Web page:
To examine the effect of input modification (including repetition) on listening comprehension of Japanese university students, Cervantes and Gainer (1992) conducted two experiments involving about 80 English majors at a university in Japan that compared the effects of listening to simplified input once versus listening to a difficult text with or without repetition. Results of the study showed that both simplification and repetition facilitated more comprehension than unmodified texts. The first experiment showed, unsurprisingly, that the simplified version was easier to understand than the complex one. In the second experiment, no significant difference was found between the group hearing the syntactically simplified version and the group hearing the complex version with repetition. Thus, Cervantes and Gainer argued that although syntactically simplified listening texts may aid comprehension, it may not be necessary if other modification, such as repetition, is available.
Berne (1995) investigated the effect of multiple exposures to a video clip on comprehension performance of 62 native English speakers learning Spanish in an American university. Before viewing the video twice, the participants were randomly put into three groups with different pre- listening activities: a question preview activity, a vocabulary preview activity, and a filler activity. Results revealed that scores for all three groups improved significantly as a result of viewing the passage a second time. The researcher thus concluded that ―the most effective means of improving listening comprehension performance is through additional exposure to the passage‖ (p. 326).
Chang (1999) looked at learners‘ levels of comprehension as the number of repetitions increased, and her results showed that the number of repetitions required for adequate comprehension depended on the listeners‘ proficiency level and the difficulty of the listening text. For high-proficiency level listeners, a single repetition was sufficient if the listening text was easy, but for low-proficiency level listeners, the improvement in their listening comprehension was less noticeable even after several repetitions, particularly if the text was difficult or the listeners were unfamiliar with the content.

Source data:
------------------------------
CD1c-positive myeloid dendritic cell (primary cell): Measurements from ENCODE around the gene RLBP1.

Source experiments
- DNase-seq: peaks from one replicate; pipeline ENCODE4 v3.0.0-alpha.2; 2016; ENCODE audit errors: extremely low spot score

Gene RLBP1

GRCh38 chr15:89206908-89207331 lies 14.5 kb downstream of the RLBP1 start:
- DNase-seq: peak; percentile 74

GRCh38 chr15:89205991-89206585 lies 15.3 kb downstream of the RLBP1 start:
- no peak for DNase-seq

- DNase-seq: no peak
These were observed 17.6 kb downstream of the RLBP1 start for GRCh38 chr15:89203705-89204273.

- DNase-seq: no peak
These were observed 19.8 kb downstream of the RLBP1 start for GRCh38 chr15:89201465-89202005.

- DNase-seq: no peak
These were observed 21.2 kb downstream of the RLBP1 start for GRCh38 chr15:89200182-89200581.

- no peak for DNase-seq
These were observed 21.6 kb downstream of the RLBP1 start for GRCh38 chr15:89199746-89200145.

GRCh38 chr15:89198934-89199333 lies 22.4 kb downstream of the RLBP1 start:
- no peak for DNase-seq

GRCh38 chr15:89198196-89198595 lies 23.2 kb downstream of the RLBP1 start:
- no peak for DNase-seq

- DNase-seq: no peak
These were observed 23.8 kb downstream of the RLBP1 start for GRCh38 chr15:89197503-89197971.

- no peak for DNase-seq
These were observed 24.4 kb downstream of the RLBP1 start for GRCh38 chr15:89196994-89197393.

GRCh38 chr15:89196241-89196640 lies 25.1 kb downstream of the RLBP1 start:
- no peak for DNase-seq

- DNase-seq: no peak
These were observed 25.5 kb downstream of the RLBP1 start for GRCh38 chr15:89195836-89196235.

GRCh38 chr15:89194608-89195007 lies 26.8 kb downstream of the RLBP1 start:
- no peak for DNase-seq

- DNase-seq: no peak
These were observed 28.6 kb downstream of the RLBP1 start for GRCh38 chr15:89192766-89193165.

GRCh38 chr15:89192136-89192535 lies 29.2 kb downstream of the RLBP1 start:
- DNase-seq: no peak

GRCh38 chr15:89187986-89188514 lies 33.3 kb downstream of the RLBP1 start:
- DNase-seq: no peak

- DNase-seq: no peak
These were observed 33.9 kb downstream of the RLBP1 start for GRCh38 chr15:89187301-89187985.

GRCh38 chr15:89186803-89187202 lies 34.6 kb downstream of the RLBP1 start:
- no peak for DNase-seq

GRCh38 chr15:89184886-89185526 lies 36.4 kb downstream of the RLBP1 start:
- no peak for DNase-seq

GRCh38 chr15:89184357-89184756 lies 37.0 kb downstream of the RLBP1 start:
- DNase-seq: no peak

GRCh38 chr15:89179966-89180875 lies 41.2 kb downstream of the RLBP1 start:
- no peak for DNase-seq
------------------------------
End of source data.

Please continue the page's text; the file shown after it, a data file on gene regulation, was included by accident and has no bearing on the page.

Chang and Read (2006) examined the effects of four different types of listening support (preview of the questions, repetition of the input, provision of topic knowledge, and vocabulary instruction) on the listening performance of 160 Chinese learners of English at a college in Taiwan. They also investigated their interactional effects between types of listening support and listening performance with proficiency levels based on the results of the listening section of the Test of English for International Communication (TOEIC). Results showed that the effects of the four listening support types differed according to proficiency level. The high listening proficiency group outperformed the low listening proficiency group in the condition of repetition of the input, and for the high listening proficiency group, repetition of the input was more effective than any other instructional treatment. Based on these results, Chang and Read suggested that the high listening proficiency group would benefit more than the low listening proficiency group from repetition of the input.
Elkhafaifi (2005) studied the impact of pre- listening activities (vocabulary preview or questions preview) and repeated listening exposure on listening comprehension scores of 111 intermediate AFL (Arabic as a foreign language) learners. The students watched a videotaped lecture twice and were tested on their comprehension each time when they finished watching the video. Results showed that although vocabulary knowledge played a significant role in listening performance and that providing comprehension questions prior to the listening also helped the students achieve significantly better listening scores, ―multiple exposures to the listening passage served as the best predictor of listening proficiency‖ (p. 510). This led the author to conclude that ―the single most important factor in improving listening comprehension is repeated exposure to the listening passage‖ (p. 510).
O‘Bryan and Hegelheimer (2009) used a mixed- method approach to investigate the use and awareness of fo ur intermediate ESL students‘ listening strategies over the course of one semester at a large midwestern research university in the United States. They also investigated the impact of repetition on listening strategies and on the development of students‘ metacognitive awareness. The four students, two undergraduates and two graduates, received an informal warm- up with casual conversation before listening to two passages, and a brief reminder of what they were supposed to do while listening. This was followed by a verbal report stage when they listened to the passages for the second time and voiced their thoughts. The researchers found a difference in the strategies used and level of comprehension attained by the participants in the second listening, and thus claimed that the second listening allowed the learner ―to build up to more complex bottom- up processing strategies, namely using lexical and grammatical relationships to comprehend the input and utilize the information gained from the text to make meaning.‖ They argued that ―having the opportunity to repeat the text is what facilitated the creation of a framework that resulted in a more coherent summary the second time‖ (p. 26).